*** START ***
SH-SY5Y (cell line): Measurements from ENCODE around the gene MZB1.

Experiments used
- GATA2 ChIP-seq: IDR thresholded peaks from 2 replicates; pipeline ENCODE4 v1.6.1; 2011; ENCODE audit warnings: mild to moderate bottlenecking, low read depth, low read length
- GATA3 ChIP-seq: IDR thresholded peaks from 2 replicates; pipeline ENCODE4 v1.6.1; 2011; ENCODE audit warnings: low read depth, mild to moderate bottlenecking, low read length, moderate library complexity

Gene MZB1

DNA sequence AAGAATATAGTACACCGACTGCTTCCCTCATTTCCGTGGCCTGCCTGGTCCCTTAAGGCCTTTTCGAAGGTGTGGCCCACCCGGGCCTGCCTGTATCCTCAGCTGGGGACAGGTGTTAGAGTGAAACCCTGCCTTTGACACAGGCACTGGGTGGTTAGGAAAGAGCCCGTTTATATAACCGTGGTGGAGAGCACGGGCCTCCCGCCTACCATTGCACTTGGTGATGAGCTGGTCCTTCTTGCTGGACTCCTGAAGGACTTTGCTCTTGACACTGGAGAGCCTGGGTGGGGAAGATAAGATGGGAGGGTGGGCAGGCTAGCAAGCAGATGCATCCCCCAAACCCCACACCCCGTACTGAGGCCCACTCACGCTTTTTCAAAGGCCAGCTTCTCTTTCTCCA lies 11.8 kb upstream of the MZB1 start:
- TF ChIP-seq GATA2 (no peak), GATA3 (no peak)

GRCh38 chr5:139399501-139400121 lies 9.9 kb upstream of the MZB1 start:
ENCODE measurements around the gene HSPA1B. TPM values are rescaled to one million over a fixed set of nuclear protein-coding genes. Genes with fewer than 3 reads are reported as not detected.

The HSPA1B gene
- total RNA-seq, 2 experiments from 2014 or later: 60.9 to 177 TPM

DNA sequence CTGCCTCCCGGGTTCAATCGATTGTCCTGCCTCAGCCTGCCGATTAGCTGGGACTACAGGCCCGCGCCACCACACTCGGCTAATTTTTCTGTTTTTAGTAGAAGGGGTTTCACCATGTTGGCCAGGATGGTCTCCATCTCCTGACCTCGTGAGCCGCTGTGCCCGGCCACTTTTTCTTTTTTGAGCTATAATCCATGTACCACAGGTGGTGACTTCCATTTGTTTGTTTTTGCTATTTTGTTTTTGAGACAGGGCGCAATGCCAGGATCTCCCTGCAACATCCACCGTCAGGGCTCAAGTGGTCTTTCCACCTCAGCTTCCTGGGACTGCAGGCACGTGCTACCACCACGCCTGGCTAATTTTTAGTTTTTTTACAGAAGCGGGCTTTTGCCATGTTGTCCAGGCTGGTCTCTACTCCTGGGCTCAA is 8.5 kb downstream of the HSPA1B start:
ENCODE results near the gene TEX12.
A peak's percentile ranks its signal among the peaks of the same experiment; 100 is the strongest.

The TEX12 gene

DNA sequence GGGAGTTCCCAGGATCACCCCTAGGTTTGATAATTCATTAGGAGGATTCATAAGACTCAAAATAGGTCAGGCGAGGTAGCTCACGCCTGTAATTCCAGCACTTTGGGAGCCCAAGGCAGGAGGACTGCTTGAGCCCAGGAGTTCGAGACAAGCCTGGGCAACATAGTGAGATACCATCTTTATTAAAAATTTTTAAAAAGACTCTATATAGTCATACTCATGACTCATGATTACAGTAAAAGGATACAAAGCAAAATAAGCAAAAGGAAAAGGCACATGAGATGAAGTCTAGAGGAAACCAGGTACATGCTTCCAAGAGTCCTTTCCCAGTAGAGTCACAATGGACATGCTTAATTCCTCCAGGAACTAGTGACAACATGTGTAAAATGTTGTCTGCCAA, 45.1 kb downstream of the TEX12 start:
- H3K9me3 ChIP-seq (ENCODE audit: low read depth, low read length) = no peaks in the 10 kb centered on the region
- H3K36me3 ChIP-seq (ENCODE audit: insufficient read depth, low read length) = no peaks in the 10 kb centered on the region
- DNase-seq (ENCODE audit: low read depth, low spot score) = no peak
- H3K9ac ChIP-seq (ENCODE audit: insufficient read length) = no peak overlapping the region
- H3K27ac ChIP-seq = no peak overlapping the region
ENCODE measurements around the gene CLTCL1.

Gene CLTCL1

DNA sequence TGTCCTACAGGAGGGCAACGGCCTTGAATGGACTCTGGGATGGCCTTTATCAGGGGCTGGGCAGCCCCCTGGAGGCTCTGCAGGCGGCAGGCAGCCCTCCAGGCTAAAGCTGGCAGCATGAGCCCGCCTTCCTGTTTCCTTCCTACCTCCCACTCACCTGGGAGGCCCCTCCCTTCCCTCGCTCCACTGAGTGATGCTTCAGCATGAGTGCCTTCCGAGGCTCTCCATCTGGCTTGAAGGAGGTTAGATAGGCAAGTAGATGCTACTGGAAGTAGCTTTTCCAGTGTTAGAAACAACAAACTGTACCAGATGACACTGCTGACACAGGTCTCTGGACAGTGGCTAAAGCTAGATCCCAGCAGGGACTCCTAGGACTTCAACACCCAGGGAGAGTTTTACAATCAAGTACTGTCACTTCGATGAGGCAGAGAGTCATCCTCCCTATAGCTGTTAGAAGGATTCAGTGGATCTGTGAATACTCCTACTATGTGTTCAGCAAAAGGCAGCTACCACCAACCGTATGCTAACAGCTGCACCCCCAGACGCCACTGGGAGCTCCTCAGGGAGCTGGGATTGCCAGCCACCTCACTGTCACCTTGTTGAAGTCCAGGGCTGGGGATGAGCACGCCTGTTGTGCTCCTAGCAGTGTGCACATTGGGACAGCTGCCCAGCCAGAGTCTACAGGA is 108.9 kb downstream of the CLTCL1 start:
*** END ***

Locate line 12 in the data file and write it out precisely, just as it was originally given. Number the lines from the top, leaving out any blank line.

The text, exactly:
DNA sequence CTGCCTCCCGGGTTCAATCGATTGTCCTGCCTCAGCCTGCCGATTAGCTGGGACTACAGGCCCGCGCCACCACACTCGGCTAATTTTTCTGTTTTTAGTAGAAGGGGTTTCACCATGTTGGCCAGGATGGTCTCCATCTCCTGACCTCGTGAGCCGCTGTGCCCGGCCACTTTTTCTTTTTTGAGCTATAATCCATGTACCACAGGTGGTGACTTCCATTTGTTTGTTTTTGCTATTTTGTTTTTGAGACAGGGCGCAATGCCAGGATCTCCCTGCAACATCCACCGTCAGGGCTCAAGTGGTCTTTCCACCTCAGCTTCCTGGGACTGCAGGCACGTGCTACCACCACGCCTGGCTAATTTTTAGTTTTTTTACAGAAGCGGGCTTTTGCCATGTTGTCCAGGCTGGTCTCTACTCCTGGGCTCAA is 8.5 kb downstream of the HSPA1B start: